P. Sherrod & Co.

Donna King’s accessories brand, P. Sherrod & Co., began as a side hustle. Over a decade ago, King, originally from Jersey City, was introduced to a family-run leather manufacturer while she was on a trip to Columbia. She says that the brilliant colors, craftsmanship, and supple leather sparked an idea. “It was in this encounter that a seed was planted,” she tells ESSENCE.com. King started releasing handbags in 2009 as a creative outlet following the serendipitous moment she experienced during her travels to South America. 

By 2015, she officially went full-time with her line after making it profitable. Her background in journalism and IT strengthened her skill sets by giving her a unique edge that most designers do not have. Though she doesn’t have a traditional fashion education the designer and founder explains that she pushed through feelings of fear and doubt. In an

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Look of the Week: Kim Kardashian sparkles with new Swarovski x Skims collaboration

Editor’s Note: Featuring the good, the bad and the ugly, ‘Look of the Week’ is a regular series dedicated to unpacking the most talked about outfit of the last seven days.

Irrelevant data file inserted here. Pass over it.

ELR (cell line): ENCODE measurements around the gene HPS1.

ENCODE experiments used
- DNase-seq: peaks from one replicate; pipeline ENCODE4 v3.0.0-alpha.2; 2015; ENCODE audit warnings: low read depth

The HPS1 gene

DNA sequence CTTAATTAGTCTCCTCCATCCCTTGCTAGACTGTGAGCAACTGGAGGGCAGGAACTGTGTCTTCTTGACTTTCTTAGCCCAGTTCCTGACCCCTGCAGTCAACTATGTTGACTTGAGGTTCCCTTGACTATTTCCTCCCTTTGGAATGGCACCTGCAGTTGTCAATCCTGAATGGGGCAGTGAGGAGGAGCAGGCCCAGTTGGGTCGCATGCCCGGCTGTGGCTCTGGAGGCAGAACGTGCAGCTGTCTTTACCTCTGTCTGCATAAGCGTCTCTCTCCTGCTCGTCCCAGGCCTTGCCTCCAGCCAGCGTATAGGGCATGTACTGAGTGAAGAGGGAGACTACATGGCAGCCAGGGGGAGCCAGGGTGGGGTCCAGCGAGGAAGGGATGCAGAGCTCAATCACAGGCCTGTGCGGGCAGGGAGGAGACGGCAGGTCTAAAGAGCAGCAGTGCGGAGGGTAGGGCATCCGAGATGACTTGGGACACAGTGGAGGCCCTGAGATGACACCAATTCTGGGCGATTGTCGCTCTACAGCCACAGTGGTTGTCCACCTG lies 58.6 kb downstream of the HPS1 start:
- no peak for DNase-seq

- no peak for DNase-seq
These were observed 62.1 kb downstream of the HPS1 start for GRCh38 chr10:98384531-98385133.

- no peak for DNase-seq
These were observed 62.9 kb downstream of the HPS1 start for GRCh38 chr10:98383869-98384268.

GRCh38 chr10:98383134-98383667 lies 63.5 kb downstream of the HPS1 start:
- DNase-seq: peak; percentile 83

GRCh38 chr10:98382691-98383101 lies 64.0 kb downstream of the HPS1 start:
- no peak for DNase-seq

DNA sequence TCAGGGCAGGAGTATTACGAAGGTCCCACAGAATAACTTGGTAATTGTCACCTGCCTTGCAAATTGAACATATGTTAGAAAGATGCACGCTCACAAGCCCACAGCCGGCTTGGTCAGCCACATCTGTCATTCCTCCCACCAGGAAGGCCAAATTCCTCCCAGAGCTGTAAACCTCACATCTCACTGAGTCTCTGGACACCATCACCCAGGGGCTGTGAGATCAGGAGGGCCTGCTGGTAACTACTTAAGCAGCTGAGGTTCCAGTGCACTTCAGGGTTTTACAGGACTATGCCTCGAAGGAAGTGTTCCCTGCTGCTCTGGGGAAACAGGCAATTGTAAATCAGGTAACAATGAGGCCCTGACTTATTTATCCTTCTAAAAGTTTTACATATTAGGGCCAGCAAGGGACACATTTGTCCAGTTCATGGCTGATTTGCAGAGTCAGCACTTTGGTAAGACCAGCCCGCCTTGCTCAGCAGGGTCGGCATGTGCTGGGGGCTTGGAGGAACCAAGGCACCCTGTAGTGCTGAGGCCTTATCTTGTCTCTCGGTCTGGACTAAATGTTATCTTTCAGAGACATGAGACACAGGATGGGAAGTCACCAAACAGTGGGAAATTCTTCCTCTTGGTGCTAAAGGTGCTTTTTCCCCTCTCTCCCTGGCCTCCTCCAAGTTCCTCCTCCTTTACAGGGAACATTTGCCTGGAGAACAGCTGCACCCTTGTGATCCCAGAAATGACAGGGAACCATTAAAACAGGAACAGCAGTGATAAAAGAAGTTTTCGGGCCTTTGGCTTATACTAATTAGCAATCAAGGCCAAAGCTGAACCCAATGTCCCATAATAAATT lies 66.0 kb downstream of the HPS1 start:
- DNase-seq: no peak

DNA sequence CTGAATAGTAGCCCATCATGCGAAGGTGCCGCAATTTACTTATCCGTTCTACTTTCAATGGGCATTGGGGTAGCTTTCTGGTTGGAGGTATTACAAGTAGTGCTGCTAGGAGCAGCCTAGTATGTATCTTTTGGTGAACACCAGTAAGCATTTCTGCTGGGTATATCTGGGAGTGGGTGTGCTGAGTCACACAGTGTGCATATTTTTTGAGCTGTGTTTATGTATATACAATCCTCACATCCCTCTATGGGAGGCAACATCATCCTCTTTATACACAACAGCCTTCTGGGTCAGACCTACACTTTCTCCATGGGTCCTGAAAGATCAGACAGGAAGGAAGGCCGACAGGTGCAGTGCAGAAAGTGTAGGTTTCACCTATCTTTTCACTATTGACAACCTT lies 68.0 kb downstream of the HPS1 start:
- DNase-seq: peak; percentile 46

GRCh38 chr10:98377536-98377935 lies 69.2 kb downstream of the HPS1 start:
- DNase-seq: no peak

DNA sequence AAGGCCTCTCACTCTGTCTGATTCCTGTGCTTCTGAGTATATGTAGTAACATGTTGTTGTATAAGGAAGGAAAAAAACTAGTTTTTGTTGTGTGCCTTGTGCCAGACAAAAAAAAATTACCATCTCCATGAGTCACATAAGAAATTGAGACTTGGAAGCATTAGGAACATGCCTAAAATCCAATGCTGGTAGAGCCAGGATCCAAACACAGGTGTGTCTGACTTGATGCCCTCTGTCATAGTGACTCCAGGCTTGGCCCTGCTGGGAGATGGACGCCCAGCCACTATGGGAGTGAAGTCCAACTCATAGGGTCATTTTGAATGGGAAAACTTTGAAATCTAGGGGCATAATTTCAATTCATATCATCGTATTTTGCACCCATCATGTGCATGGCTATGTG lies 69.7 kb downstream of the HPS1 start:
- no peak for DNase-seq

Whether you’re going out or just going to bed, Kim Kardashian wants to make sure you can glisten head-to-toe. The reality star-turned-business mogul’s clothing brand Skims revealed this week a new partnership with jewelry brand Swarovski: A line of shimmering crystal bodysuits, dresses and even underwear launching November 7.

“For this collaboration, we really wanted to celebrate individual creativity and bring more glamour into getting dressed every day,” said Kardashian in a press release.

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Crystal-embellished briefs and triangle bras are amongst the latest offering from Skims.

The launch comes at a time when Kardashian is using her label to experiment. Just this week, Skims has unveiled a controversial molded “nipple-bra” to give wearers the appearance of, well, ever-visible nipples (as its name suggests), and become the

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A$AP Rocky named creative director of Puma, F1 partnership

A$AP Rocky has been named creative director for a partnership between Puma and Formula 1.

The rapper, designer and boyfriend of Rihanna will serve as creative director of the F1 partnership, which will “focus on the intersection of the sport and streetwear,” according to a press release from Puma on Monday.